One time I was expressing my internal anguish of not knowing if I should go straight to Europe after my trip to Hawaii, or return back to Calgary to work, save, and buy a house (of course I was leaning towards Europe). The person I was speaking to laughed at me and said,
“That’s not a moral dilemma, that’s a problem of not wanting to grow up.”
It kind of hit me hard, am I acting childish because I don’t want to settle down and live a “normal” life? I ended up taking on a new job when I returned from Hawaii. I love my job, but everyday I wished I were on a beautiful island or hiking in the jungle. It took me a while to find my happy medium, which is still not perfect, but I think I have an idea of how I can make everything work out. I just want to let you guys know this is all my opinion, and I think that any road you decide to take will be wonderful.
After high school, some people decide to take a gap year and work. People I have talked to have told me they find it hard to get into school after a year of which might turn into two. I watched a TED talk video once (http://www.ted.com/talks/meg_jay_why_30_is_not_the_new_20). Meg Jay speaks about how she believes every single year of your life when you are in your 20’s should count. You should always be working towards a career and be searching for meaningful relationships. At first, I didn’t agree with her, but I do see her point. Many people who travel end up having to pick up random jobs just to keep their traveling funds going. Random jobs that won’t make their skills or resume more impressive to future employers. Now a day, it’s unfortunately hard to find a good job without going to university. I am grateful I got the opportunity to attend my dream school at 18. I found that if you start university at 18, you are with people your age, who are all in the same boat and have the same goals. University can be rough. At some points I really wanted to just give up. I honestly mostly looked forward going back to school to see my friends again. They got me through it, and somehow made it fun at the same time. Before I knew it we had graduated and gotten big girl/boy jobs. And of course while in school you can always take weekend trips, spring break, winter and summer trips!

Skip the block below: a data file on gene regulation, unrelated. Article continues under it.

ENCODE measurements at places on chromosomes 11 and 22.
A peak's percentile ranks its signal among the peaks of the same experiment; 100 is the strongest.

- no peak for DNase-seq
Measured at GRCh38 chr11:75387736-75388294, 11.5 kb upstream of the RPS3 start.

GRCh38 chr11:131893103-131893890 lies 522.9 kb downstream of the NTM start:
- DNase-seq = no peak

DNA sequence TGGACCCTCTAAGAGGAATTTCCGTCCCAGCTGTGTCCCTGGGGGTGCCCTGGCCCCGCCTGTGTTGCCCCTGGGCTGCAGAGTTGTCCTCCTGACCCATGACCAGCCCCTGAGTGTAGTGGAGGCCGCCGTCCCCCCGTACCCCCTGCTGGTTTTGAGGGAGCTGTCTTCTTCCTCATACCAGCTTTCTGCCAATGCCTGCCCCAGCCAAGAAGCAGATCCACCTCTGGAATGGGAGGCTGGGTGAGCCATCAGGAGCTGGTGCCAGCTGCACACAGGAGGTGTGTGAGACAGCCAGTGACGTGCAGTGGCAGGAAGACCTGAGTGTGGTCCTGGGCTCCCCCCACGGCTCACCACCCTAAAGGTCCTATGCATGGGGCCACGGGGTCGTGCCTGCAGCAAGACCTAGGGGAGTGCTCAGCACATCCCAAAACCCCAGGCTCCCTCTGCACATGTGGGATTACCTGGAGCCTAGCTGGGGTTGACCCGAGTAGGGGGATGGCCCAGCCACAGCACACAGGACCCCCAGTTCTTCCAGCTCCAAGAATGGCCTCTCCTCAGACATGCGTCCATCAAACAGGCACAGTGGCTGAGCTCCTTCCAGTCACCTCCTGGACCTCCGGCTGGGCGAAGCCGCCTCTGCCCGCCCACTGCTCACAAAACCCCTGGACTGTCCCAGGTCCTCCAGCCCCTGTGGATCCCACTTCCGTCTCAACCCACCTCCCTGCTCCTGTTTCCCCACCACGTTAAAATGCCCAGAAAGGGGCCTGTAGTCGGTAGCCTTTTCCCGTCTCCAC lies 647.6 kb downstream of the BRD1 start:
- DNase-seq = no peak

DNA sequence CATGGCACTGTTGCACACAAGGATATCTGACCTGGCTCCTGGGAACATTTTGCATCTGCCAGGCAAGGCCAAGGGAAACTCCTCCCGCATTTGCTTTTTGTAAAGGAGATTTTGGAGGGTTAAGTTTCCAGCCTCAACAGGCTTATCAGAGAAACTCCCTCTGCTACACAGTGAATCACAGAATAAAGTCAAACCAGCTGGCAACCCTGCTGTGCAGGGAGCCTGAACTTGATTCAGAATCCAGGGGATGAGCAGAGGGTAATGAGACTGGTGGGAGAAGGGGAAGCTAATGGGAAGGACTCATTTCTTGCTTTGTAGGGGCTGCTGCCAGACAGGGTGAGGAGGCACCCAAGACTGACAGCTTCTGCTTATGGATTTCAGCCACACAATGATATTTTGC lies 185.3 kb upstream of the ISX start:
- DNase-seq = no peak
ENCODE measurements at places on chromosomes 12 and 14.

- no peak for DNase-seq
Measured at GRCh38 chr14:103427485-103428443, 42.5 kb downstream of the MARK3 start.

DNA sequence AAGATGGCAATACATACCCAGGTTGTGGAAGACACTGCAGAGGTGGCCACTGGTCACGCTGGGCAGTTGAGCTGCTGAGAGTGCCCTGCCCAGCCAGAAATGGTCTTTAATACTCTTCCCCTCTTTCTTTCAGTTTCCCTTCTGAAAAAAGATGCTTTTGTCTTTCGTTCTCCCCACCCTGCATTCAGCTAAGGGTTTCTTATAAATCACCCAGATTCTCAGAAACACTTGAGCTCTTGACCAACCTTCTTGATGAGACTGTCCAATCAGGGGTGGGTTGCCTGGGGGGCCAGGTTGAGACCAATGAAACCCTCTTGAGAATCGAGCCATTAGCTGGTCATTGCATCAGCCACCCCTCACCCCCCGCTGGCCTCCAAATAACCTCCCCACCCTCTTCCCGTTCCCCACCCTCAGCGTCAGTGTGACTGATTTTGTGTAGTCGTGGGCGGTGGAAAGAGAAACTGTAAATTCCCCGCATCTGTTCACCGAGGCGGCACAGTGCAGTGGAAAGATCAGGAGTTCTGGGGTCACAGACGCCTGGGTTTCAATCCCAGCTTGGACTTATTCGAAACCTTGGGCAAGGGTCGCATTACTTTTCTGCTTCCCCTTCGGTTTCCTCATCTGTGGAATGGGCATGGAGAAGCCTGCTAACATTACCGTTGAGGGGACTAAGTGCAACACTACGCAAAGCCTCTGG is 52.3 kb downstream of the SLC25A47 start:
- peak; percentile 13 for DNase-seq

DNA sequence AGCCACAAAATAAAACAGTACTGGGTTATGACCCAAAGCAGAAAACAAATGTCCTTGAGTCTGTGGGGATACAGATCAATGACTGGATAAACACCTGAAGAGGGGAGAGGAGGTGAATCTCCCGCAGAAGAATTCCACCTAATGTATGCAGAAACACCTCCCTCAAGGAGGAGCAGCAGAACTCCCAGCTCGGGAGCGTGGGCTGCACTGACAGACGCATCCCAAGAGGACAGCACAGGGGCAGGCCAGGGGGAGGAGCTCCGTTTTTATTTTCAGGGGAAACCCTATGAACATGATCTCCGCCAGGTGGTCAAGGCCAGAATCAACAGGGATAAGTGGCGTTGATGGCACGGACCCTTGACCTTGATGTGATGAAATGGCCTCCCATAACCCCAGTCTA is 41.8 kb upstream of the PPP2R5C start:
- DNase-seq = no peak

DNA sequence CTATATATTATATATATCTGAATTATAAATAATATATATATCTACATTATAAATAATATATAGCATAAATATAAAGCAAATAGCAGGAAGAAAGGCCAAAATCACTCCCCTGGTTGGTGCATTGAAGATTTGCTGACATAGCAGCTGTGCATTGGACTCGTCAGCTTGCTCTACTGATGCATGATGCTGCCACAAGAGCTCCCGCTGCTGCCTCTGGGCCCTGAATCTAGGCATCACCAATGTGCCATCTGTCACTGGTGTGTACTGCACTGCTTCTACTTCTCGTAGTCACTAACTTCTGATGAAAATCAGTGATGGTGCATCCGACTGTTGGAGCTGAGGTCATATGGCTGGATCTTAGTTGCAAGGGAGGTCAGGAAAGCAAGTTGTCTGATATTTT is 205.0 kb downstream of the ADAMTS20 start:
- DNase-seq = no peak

To some, this is a difficult “moral” dilemma. At this point in my life, all I know is you regret what you don’t do. So if you are unhappy then make a change. If the change ended up being awful, then you learn from it and make another change. If you never try something you want to do then you may never know what would have worked for you. After university I worked for a year, I was unhappy. So I went back to university for a year. Before I went back to school I spent a summer traveling in Europe and Southeast Asia to “get traveling out of my system”. Let me tell you, it did not work. Not only did traveling not leave my system, the need to travel just got worse. People call it catching the “travel bug”, and that is really the best way to describe it. When you catch the travel bug, I don’t see why you need to treat it, just go and let it infest you. I do love to learn, but I’ve realized there are other ways of gaining knowledge on what actually interests me other than school. I learned a lot in the past two years, mostly that how you think determines how you feel and how you see the world. If I looked at things a particular way, a career change wouldn’t help make me happier. It is your mentality to your situations you face that render you either happy or unhappy. I am happy now with my career; in fact very grateful I did not go down the path I thought I wanted to take. Furthermore, I now realize I am lucky to have a career with so much flexibility that I can do what I truly love, to travel.